Sunday, November 14, 2010

Awaiting The Green

I was walking out of a copy store with some fliers I had gotten done the other day, when I noticed drivers on a busy street during rush hour sitting in traffic in front of me.  I had a perpendicular view of everyone halted during a red light; each person forced to stare at the back of the car, truck or van in front of them.  All were probably lost in thought of what they still had to do that afternoon and what they were planning for the evening, the week, whatever.  It’s amazing how much of this momentary thinking goes on while gazing mindlessly at a well-worn black plastic license plate frame with “Sun Valley Dodge” emblazoned on it.  Or a bumper sticker that says, “Jerry Brown for Governor,” "McCain/Palin," or on some very dusty cars, "Ross Perot," that's partially peeling off.

And so I wonder, with this opportunity of accumulated millions of hours of people's staring, spacing out, and potentially having ideas suggested into their minds by all sorts of companies wanting to advertise to them while stopped in traffic, how long will it be until advertising is sold on the back of vehicles?  Not with just those big car decals we’ve all seen for companies where people get paid to drive around with a huge Domino’s Pizza logo on every surface, or ads in the back windows of taxi cabs, but rather with full-on moving text and light displays, akin to those you might see in Times Square or Tokyo, appearing on the back of cars’ windows via some translucent electrical technology.  Additionally, global positioning satellite knowledge of where you're reading it, making the content more pertinent to you logistically, could be baked into the ad instantaneously.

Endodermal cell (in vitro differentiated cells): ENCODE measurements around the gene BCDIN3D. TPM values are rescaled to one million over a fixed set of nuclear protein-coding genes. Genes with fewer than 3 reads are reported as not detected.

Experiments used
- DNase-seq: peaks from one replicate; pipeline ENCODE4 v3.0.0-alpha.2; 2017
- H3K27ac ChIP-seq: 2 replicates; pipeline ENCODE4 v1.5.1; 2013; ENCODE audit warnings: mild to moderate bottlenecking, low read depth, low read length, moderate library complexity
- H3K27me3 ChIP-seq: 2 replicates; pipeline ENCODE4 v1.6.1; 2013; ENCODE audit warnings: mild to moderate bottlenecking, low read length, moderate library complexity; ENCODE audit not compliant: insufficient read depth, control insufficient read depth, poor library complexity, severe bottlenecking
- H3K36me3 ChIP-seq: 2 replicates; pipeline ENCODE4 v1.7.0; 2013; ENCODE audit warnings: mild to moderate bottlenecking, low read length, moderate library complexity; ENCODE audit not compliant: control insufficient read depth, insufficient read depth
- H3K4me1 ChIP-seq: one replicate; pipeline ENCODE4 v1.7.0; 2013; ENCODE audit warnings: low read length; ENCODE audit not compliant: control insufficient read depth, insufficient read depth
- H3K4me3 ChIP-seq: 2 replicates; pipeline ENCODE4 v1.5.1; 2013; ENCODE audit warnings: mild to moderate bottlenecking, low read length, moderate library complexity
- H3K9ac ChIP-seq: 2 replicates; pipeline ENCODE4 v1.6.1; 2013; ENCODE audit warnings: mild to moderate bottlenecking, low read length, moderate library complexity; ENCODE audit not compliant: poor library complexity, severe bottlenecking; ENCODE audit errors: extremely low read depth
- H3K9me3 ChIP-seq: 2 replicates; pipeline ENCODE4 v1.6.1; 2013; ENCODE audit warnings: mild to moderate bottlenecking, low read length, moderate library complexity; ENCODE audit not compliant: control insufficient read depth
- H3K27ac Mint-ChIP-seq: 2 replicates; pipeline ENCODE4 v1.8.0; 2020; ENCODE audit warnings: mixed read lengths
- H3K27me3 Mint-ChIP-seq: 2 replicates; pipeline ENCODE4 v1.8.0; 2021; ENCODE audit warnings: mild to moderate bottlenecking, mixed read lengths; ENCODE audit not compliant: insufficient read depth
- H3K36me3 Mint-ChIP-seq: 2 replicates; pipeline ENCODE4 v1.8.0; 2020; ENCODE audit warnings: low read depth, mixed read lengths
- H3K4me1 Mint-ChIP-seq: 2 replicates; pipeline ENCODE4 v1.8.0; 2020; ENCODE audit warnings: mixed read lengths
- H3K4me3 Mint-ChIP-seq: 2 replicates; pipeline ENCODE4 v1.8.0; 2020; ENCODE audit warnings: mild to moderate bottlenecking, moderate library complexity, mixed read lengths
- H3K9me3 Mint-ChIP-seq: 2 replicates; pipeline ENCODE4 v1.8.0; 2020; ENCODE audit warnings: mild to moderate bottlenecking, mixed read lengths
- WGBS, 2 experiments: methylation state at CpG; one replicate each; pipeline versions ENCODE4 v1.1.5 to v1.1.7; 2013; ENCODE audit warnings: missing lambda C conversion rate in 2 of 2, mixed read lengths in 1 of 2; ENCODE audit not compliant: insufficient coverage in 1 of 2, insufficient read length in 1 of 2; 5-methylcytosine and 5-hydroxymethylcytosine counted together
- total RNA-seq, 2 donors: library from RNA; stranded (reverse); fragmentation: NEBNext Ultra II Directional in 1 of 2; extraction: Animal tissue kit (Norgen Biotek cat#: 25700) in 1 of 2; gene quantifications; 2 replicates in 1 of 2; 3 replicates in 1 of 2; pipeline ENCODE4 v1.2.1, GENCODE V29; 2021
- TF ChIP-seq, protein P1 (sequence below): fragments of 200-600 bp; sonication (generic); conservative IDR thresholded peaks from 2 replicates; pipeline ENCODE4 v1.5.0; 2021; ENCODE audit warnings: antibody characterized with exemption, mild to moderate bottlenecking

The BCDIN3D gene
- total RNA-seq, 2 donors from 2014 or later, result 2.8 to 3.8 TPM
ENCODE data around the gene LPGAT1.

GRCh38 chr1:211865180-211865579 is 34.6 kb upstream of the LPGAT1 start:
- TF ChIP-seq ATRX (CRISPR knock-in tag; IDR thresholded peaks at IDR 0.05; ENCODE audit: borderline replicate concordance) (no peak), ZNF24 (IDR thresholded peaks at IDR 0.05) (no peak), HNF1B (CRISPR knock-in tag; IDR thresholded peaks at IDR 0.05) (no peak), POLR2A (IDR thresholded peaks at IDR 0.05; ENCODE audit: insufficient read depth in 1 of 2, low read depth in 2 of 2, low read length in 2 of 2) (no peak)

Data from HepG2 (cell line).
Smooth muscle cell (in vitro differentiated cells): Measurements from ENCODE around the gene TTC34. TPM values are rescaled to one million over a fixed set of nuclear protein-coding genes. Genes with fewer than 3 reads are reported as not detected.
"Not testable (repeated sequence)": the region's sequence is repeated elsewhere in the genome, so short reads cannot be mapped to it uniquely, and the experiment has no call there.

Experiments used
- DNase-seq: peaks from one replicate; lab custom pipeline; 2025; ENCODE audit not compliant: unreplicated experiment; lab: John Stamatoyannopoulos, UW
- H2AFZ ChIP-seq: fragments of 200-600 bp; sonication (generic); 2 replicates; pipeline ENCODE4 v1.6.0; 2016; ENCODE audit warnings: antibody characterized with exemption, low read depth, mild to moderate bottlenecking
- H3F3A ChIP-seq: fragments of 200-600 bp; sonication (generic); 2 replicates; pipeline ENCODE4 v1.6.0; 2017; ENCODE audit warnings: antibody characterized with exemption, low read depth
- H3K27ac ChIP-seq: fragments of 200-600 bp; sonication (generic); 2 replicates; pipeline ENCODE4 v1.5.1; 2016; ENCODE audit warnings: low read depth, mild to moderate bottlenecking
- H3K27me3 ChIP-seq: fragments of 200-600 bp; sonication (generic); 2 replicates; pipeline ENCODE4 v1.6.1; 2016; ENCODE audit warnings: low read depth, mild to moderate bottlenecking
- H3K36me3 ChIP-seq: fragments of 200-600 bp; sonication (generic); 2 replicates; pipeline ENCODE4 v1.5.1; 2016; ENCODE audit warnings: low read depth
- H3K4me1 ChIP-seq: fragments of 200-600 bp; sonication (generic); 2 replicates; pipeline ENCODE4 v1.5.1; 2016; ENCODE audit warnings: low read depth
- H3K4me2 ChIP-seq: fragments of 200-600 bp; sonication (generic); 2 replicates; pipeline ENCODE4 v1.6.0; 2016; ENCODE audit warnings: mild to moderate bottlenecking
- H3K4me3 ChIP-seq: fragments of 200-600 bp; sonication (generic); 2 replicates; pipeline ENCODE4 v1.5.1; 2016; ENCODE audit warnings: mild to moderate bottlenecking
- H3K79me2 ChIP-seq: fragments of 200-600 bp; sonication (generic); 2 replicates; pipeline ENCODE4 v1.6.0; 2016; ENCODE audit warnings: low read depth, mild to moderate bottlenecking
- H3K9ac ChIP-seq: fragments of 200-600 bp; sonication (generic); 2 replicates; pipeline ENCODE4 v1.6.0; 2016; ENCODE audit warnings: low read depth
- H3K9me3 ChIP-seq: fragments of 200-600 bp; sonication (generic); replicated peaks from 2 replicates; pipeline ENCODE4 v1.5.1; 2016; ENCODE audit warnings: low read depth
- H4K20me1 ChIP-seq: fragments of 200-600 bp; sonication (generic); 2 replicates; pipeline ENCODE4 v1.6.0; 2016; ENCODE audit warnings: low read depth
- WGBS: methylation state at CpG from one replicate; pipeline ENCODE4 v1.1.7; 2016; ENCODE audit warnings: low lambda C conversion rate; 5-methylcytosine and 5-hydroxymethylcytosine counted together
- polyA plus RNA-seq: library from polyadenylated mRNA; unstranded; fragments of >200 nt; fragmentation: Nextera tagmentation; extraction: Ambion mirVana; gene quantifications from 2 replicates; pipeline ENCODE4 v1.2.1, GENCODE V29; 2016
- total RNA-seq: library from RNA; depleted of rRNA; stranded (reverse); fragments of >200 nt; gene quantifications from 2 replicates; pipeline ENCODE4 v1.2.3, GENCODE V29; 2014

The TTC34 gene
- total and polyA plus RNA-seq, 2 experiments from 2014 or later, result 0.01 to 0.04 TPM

The light display might scroll, "Here you are sitting at Sepulveda and Wilshire Blvd at 4:15pm on a Wednesday afternoon - did you know that your auto insurance likely doesn't sufficiently cover you? Have you even checked lately? Make your next right and stop in at ABC Auto Insurance for the lowest quote anywhere," followed by a simple GPS map and art of a happy driver waving his hand.  The law would probably prohibit these things from illuminating when cars are in motion, but perhaps they could kick on when the auto’s brakes are locked and engine idling for more than ten seconds, such as at traffic signals.

I’m not advocating this at all.  Like we need more distractions on the road and additional input into our already overwhelmed brains about how to get your teeth and undies to be the whitest they can be, why the Nasdaq has plummeted in the last forty minutes, or which law firm will get your ass out of trouble if you happen to be reading the ad intoxicated, and then subsequently get pulled over by police; "If you've been drinking and are reading this ad, we'll be expecting your call in about ten minutes.  866 555 BAIL...remember the number 866 555 BAIL!"  But it does surprise me that so much time is spent staring at the backs of other people’s treasures and heaps and yet, no one is really taking advantage of this open advertising space (and time) financially.  Or maybe I should just say that I’m thankful for it.